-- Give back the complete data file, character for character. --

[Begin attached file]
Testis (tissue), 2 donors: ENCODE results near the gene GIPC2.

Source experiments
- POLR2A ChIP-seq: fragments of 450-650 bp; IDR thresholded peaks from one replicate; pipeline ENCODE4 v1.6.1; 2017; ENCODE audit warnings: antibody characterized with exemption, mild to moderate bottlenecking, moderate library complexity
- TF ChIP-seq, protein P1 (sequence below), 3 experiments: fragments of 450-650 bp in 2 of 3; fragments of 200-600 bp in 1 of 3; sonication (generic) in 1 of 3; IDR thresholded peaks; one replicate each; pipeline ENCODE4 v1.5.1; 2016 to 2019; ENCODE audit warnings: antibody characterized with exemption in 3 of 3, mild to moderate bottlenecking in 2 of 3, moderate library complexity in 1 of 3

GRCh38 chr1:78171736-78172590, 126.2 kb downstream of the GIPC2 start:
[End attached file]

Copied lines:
Testis (tissue), 2 donors: ENCODE results near the gene GIPC2.

Source experiments
- POLR2A ChIP-seq: fragments of 450-650 bp; IDR thresholded peaks from one replicate; pipeline ENCODE4 v1.6.1; 2017; ENCODE audit warnings: antibody characterized with exemption, mild to moderate bottlenecking, moderate library complexity
- TF ChIP-seq, protein P1 (sequence below), 3 experiments: fragments of 450-650 bp in 2 of 3; fragments of 200-600 bp in 1 of 3; sonication (generic) in 1 of 3; IDR thresholded peaks; one replicate each; pipeline ENCODE4 v1.5.1; 2016 to 2019; ENCODE audit warnings: antibody characterized with exemption in 3 of 3, mild to moderate bottlenecking in 2 of 3, moderate library complexity in 1 of 3

GRCh38 chr1:78171736-78172590, 126.2 kb downstream of the GIPC2 start: